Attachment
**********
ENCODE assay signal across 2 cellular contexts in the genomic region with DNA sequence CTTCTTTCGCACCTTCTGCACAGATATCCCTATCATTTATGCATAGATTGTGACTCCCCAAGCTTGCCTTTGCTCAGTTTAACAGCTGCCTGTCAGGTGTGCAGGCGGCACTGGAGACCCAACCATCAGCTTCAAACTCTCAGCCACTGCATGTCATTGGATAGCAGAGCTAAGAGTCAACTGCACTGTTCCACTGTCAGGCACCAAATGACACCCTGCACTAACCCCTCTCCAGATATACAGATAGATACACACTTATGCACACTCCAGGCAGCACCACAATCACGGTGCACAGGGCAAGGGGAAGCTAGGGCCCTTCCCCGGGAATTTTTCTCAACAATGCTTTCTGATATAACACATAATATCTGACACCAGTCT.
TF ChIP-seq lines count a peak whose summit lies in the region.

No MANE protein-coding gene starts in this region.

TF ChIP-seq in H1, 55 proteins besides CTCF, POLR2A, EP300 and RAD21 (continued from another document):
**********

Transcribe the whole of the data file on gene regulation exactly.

ENCODE assay signal across 2 cellular contexts in the genomic region with DNA sequence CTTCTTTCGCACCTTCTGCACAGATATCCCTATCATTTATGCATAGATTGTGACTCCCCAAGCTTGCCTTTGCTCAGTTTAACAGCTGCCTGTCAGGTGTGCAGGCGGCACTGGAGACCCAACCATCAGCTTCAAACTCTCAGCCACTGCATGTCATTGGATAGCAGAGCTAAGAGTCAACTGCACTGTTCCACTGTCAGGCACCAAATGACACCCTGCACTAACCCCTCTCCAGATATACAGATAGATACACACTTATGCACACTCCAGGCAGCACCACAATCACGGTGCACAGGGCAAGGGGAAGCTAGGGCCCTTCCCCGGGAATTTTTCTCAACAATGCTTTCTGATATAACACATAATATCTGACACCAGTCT.
TF ChIP-seq lines count a peak whose summit lies in the region.

No MANE protein-coding gene starts in this region.

TF ChIP-seq in H1, 55 proteins besides CTCF, POLR2A, EP300 and RAD21 (continued from another document):